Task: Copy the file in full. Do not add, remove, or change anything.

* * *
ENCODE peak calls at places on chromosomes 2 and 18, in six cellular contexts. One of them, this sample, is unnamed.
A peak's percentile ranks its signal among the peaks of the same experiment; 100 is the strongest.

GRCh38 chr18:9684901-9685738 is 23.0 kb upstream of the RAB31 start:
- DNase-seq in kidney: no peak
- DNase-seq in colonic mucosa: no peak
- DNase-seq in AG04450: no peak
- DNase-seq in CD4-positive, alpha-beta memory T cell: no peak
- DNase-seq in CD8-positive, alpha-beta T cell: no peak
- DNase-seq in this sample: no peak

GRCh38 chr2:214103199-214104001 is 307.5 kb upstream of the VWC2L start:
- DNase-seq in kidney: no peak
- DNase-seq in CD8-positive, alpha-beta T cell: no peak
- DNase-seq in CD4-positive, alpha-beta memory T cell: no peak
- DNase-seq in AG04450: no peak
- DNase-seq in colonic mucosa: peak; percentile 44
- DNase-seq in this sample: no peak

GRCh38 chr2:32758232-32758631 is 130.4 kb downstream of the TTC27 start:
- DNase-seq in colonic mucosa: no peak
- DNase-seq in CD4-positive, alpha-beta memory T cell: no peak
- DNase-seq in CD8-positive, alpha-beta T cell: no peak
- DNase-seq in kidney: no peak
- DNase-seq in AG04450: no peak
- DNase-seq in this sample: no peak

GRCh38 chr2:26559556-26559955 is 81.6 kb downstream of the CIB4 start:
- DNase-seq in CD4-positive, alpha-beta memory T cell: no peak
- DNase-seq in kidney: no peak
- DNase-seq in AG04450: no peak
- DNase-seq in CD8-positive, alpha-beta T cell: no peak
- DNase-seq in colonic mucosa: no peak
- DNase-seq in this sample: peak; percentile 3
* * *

ENCODE peak calls at places on chromosomes 2 and 18, in six cellular contexts. One of them, this sample, is unnamed.
A peak's percentile ranks its signal among the peaks of the same experiment; 100 is the strongest.

GRCh38 chr18:9684901-9685738 is 23.0 kb upstream of the RAB31 start:
- DNase-seq in kidney: no peak
- DNase-seq in colonic mucosa: no peak
- DNase-seq in AG04450: no peak
- DNase-seq in CD4-positive, alpha-beta memory T cell: no peak
- DNase-seq in CD8-positive, alpha-beta T cell: no peak
- DNase-seq in this sample: no peak

GRCh38 chr2:214103199-214104001 is 307.5 kb upstream of the VWC2L start:
- DNase-seq in kidney: no peak
- DNase-seq in CD8-positive, alpha-beta T cell: no peak
- DNase-seq in CD4-positive, alpha-beta memory T cell: no peak
- DNase-seq in AG04450: no peak
- DNase-seq in colonic mucosa: peak; percentile 44
- DNase-seq in this sample: no peak

GRCh38 chr2:32758232-32758631 is 130.4 kb downstream of the TTC27 start:
- DNase-seq in colonic mucosa: no peak
- DNase-seq in CD4-positive, alpha-beta memory T cell: no peak
- DNase-seq in CD8-positive, alpha-beta T cell: no peak
- DNase-seq in kidney: no peak
- DNase-seq in AG04450: no peak
- DNase-seq in this sample: no peak

GRCh38 chr2:26559556-26559955 is 81.6 kb downstream of the CIB4 start:
- DNase-seq in CD4-positive, alpha-beta memory T cell: no peak
- DNase-seq in kidney: no peak
- DNase-seq in AG04450: no peak
- DNase-seq in CD8-positive, alpha-beta T cell: no peak
- DNase-seq in colonic mucosa: no peak
- DNase-seq in this sample: peak; percentile 3